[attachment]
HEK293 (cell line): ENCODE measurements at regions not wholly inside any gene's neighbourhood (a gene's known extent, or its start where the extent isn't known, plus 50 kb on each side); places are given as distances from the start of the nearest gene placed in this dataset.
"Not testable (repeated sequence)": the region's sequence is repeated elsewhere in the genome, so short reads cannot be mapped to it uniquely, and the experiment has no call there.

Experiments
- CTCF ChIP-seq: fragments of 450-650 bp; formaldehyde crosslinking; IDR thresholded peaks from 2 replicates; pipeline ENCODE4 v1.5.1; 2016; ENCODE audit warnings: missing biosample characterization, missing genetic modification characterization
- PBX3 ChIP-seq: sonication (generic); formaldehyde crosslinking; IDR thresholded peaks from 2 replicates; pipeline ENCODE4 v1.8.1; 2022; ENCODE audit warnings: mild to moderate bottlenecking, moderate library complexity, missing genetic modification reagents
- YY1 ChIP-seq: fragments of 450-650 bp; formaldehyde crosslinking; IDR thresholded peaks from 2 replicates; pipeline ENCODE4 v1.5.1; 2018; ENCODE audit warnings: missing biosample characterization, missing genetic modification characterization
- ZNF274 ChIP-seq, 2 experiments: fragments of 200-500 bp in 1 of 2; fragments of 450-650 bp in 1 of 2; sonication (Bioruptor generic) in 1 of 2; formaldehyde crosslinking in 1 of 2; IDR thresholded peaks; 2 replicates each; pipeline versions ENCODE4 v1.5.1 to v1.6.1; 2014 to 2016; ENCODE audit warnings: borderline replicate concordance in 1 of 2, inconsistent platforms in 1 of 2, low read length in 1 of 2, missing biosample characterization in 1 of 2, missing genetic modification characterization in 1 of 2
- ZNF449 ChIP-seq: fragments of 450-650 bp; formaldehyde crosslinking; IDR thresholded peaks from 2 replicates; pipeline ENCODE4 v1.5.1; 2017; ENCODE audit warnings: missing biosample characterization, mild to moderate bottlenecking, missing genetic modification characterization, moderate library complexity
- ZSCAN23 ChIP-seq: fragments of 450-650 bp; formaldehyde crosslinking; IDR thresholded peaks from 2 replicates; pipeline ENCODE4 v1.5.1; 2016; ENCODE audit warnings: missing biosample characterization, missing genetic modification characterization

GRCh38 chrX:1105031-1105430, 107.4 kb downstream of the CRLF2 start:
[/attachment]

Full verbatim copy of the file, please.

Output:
HEK293 (cell line): ENCODE measurements at regions not wholly inside any gene's neighbourhood (a gene's known extent, or its start where the extent isn't known, plus 50 kb on each side); places are given as distances from the start of the nearest gene placed in this dataset.
"Not testable (repeated sequence)": the region's sequence is repeated elsewhere in the genome, so short reads cannot be mapped to it uniquely, and the experiment has no call there.

Experiments
- CTCF ChIP-seq: fragments of 450-650 bp; formaldehyde crosslinking; IDR thresholded peaks from 2 replicates; pipeline ENCODE4 v1.5.1; 2016; ENCODE audit warnings: missing biosample characterization, missing genetic modification characterization
- PBX3 ChIP-seq: sonication (generic); formaldehyde crosslinking; IDR thresholded peaks from 2 replicates; pipeline ENCODE4 v1.8.1; 2022; ENCODE audit warnings: mild to moderate bottlenecking, moderate library complexity, missing genetic modification reagents
- YY1 ChIP-seq: fragments of 450-650 bp; formaldehyde crosslinking; IDR thresholded peaks from 2 replicates; pipeline ENCODE4 v1.5.1; 2018; ENCODE audit warnings: missing biosample characterization, missing genetic modification characterization
- ZNF274 ChIP-seq, 2 experiments: fragments of 200-500 bp in 1 of 2; fragments of 450-650 bp in 1 of 2; sonication (Bioruptor generic) in 1 of 2; formaldehyde crosslinking in 1 of 2; IDR thresholded peaks; 2 replicates each; pipeline versions ENCODE4 v1.5.1 to v1.6.1; 2014 to 2016; ENCODE audit warnings: borderline replicate concordance in 1 of 2, inconsistent platforms in 1 of 2, low read length in 1 of 2, missing biosample characterization in 1 of 2, missing genetic modification characterization in 1 of 2
- ZNF449 ChIP-seq: fragments of 450-650 bp; formaldehyde crosslinking; IDR thresholded peaks from 2 replicates; pipeline ENCODE4 v1.5.1; 2017; ENCODE audit warnings: missing biosample characterization, mild to moderate bottlenecking, missing genetic modification characterization, moderate library complexity
- ZSCAN23 ChIP-seq: fragments of 450-650 bp; formaldehyde crosslinking; IDR thresholded peaks from 2 replicates; pipeline ENCODE4 v1.5.1; 2016; ENCODE audit warnings: missing biosample characterization, missing genetic modification characterization

GRCh38 chrX:1105031-1105430, 107.4 kb downstream of the CRLF2 start: